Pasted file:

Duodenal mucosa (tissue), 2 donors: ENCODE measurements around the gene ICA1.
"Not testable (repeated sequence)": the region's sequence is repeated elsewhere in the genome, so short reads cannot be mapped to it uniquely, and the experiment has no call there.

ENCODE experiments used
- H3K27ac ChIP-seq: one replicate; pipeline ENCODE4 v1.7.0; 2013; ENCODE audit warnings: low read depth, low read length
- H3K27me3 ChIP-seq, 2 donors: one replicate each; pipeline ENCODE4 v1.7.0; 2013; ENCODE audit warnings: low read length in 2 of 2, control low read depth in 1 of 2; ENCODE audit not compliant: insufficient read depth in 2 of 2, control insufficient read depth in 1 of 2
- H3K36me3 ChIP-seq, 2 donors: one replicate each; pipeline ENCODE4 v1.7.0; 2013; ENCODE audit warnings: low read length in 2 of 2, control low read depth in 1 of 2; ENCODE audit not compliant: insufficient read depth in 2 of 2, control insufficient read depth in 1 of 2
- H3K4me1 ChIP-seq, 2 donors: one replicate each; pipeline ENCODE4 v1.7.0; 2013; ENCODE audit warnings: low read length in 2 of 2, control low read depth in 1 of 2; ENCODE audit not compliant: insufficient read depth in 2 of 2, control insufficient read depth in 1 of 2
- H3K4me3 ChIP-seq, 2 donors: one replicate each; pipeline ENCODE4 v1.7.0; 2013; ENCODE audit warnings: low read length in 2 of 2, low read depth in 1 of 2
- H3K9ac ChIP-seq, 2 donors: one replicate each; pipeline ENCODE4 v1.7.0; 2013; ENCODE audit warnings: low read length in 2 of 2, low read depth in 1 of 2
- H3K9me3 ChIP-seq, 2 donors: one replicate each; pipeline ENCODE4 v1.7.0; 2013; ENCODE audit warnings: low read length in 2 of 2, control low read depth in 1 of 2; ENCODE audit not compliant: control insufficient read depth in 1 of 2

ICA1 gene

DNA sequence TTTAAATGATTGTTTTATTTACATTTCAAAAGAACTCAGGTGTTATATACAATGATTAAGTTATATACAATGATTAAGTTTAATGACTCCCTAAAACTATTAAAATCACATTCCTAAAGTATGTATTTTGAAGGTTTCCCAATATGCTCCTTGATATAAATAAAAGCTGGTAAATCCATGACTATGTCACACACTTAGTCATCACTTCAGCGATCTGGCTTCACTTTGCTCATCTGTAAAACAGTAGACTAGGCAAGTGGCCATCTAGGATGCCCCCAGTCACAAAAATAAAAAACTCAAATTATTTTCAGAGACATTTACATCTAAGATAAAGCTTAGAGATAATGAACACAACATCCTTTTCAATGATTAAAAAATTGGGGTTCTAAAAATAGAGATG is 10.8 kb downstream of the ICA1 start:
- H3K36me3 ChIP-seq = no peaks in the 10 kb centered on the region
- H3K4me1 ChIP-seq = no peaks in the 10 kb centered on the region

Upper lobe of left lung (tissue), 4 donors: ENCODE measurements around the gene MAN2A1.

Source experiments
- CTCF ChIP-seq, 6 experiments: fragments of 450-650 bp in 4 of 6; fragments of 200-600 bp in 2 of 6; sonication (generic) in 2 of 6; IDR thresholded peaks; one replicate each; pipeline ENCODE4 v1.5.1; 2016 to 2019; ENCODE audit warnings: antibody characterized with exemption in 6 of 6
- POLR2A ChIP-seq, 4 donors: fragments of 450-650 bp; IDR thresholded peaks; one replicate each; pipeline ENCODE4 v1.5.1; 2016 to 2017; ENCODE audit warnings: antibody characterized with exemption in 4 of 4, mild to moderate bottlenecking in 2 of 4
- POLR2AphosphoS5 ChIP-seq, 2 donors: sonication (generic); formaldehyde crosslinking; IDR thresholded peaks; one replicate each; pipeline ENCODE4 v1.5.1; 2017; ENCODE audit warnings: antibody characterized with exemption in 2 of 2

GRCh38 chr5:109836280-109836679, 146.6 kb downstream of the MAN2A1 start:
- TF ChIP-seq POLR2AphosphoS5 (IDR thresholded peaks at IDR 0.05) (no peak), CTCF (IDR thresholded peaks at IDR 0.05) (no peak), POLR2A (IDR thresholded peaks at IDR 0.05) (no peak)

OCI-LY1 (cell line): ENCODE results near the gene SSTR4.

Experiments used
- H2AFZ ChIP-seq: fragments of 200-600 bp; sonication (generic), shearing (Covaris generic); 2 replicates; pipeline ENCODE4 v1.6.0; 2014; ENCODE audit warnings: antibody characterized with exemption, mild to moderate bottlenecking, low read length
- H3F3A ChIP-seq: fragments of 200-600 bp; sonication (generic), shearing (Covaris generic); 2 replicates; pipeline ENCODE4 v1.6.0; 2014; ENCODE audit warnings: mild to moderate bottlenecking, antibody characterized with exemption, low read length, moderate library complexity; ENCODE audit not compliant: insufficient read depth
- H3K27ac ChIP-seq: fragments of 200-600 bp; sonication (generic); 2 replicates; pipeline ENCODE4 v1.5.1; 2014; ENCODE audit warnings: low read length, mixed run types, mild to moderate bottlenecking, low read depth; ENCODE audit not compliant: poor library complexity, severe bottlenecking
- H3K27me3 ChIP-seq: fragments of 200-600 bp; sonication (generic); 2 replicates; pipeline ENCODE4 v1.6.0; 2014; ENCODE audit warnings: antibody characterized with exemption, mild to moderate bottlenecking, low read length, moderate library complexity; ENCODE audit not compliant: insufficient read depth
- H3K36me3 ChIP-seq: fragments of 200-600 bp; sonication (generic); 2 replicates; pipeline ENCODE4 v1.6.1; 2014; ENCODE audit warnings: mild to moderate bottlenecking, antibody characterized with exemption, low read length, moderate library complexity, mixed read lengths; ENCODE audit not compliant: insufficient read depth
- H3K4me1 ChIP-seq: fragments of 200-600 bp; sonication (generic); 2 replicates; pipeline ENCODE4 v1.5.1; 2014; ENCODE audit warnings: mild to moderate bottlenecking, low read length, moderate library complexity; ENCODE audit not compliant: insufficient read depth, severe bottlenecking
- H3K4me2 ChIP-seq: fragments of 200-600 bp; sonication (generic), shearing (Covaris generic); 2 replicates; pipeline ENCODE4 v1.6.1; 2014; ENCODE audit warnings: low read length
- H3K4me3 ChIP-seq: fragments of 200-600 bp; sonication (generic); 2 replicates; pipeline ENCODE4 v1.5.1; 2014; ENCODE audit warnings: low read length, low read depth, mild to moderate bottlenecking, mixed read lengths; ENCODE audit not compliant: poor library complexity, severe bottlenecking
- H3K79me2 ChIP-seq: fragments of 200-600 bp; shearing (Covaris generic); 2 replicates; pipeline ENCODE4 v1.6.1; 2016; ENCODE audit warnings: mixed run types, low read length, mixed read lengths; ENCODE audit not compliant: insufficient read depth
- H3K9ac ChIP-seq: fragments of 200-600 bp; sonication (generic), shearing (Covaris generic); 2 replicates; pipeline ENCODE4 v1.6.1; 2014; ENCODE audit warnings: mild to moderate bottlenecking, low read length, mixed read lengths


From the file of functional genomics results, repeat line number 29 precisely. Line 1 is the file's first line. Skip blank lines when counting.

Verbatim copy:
- H3K4me1 ChIP-seq: fragments of 200-600 bp; sonication (generic); 2 replicates; pipeline ENCODE4 v1.5.1; 2014; ENCODE audit warnings: mild to moderate bottlenecking, low read length, moderate library complexity; ENCODE audit not compliant: insufficient read depth, severe bottlenecking